It took them months to be put up all around our towns, and by the time election day came, there were hundreds of them on front lawns and all along the roads.

We're talking campaign yard signs, probably one of the most important ways for people to know who's running for what job in their town or district.

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It starts off slow back in September, you see a sign here and there. By October they seem to multiply two fold, and by the time you get about a week away from the election, the signs are everywhere, just about every yard, and just about all the major intersections on the roads are filled with signs from just about all the candidates.

So how do they disappear so fast? Usually a day or so after the election, your hard pressed to even find a single sign anywhere. Is there a secret society of people who come out in the middle of the night and take them? Is there a specific crew that each political party has that is assigned to take them down? Do they magically disappear after midnight on election day?

To answer this question, I turned to a veteran of political campaigns, and someone who has a plethora of his own political signs, Danbury Mayor Joe Cavo, and here's what he told me about the magic behind the disappearing yard signs.

"Years ago, we would wait till the following weekend to go out and remove the signs basically because you were so exhausted following the campaign and election night. Through the years, we found that people would start complaining about the signs being on their property, or all over city streets, even a day or so after the election. So what we do now is amass teams that go out and do kind of a group pick up."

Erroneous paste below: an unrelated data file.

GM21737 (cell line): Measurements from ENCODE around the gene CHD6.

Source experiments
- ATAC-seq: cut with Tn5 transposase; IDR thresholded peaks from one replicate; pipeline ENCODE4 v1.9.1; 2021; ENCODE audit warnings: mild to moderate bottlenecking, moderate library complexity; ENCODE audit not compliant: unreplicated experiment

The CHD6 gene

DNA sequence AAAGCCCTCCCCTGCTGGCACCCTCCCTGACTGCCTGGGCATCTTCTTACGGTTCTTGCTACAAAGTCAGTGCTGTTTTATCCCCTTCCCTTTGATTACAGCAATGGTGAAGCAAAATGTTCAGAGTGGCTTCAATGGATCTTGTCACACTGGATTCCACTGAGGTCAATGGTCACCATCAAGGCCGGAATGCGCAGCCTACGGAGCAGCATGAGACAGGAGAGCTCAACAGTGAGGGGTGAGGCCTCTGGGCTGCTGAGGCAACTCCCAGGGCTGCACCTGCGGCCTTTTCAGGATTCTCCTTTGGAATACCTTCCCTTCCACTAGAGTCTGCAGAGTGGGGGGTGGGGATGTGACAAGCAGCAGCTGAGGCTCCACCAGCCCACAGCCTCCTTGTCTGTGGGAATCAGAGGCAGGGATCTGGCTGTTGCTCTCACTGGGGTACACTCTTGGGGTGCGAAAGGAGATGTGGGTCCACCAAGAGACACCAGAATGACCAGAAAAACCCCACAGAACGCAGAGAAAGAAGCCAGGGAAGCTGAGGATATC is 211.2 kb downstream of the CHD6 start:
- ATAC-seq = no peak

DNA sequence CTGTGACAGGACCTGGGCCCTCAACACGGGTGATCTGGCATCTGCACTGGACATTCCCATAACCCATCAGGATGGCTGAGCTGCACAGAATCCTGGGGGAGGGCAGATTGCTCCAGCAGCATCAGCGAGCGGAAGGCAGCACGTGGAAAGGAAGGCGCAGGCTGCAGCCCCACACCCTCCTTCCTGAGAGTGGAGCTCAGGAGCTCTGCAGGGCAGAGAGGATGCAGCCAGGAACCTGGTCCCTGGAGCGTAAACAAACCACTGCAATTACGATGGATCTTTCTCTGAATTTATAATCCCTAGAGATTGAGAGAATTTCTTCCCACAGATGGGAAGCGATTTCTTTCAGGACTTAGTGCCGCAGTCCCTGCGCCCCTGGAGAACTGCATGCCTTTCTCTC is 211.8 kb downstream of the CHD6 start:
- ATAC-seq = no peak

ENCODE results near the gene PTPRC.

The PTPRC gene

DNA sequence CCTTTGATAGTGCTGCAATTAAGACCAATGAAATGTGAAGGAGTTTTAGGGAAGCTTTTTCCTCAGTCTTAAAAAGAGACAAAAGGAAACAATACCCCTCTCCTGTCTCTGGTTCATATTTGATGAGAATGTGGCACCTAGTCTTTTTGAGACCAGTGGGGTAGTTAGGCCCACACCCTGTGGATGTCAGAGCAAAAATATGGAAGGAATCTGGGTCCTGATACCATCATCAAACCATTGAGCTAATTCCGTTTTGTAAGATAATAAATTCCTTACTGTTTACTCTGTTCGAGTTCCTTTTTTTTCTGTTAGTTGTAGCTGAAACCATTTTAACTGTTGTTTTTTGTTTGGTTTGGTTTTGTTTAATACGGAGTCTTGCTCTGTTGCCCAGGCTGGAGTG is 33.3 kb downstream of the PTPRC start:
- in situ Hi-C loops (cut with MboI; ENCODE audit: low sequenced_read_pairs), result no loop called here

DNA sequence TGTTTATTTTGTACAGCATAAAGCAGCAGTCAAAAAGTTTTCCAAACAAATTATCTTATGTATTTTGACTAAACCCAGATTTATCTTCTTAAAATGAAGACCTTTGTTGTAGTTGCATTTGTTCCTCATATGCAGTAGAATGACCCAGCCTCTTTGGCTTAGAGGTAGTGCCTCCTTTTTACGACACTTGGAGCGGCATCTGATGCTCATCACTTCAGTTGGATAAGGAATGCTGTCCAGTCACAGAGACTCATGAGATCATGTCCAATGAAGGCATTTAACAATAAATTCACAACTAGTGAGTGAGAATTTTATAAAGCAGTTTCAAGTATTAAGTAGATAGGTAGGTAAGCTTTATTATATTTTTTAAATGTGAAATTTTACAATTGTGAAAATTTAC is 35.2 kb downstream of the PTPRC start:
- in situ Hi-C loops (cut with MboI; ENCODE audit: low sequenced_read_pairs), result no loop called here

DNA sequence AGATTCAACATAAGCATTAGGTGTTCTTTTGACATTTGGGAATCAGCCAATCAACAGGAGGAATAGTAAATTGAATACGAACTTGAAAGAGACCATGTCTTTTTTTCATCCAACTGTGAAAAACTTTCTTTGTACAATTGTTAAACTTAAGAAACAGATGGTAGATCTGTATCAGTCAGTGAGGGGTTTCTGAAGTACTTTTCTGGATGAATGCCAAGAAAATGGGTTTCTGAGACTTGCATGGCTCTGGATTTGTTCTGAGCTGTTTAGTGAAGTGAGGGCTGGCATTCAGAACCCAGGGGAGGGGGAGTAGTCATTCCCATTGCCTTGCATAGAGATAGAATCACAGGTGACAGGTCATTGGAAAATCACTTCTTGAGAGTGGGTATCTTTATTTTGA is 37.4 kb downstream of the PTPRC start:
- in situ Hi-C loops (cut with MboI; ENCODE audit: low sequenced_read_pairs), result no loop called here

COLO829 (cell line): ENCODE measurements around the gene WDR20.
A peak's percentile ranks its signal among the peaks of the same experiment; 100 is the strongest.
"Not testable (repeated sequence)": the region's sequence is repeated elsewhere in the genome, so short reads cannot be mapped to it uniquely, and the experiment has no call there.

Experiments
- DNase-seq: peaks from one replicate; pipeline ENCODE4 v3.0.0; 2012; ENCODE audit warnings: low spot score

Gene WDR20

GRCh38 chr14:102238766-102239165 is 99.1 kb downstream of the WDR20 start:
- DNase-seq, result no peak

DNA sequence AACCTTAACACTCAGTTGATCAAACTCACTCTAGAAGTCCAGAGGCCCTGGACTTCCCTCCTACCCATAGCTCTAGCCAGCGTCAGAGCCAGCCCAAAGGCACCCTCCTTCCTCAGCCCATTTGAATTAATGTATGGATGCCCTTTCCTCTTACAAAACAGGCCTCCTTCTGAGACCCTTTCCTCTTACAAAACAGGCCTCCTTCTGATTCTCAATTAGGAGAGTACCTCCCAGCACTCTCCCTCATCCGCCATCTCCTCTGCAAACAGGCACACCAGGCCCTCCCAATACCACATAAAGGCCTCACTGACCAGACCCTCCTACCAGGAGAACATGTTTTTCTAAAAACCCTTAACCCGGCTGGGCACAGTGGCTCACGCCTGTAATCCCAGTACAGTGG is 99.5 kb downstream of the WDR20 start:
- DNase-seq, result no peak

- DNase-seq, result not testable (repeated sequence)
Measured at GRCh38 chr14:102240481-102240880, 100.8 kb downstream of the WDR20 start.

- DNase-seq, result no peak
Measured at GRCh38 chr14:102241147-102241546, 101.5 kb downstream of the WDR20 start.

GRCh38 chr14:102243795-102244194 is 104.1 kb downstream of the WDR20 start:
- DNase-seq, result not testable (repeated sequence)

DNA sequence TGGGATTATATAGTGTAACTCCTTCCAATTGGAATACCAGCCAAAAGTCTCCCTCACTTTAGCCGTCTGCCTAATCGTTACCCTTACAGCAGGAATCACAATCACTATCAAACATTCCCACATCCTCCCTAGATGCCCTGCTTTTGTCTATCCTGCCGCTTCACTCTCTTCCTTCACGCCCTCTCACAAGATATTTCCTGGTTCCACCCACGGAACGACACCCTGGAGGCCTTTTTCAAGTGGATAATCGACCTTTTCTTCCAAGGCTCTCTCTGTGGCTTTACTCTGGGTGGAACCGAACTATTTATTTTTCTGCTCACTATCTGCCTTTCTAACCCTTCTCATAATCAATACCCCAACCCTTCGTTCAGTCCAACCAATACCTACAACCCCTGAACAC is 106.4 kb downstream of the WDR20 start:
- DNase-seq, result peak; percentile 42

Wouldn't gathering the signs be the responsibility of the individual candidate?

"It used to be years ago, the candidate would be responsible for his or her own signs, but then we figured that if you were stopping for your own sign, and there's other signs from members of your political party, then why not grab them when your there. I wind up with one or two pick-up trucks full of signs that I take home, sort them out, and bring them to party headquarters and ask the individuals to come by and take their particular signs. It's now become a mass effort, and we've gotten so much better at picking up those yard signs as quickly as possible. People are nice enough to let us display them on their property, and we understand that they want them down as soon as the election is over."

Have you always taken care of your own signs so quickly?

Believe it or not, when I was running in Danbury's 3rd Ward, I would leave the celebration party at 11 o'clock or midnight, and I would drive my entire district and pick up all my signs. The next day people would call me and say, "where did all your signs go?" And some people would even say they wanted me to leave the signs so others could see who they supported, and that they won."

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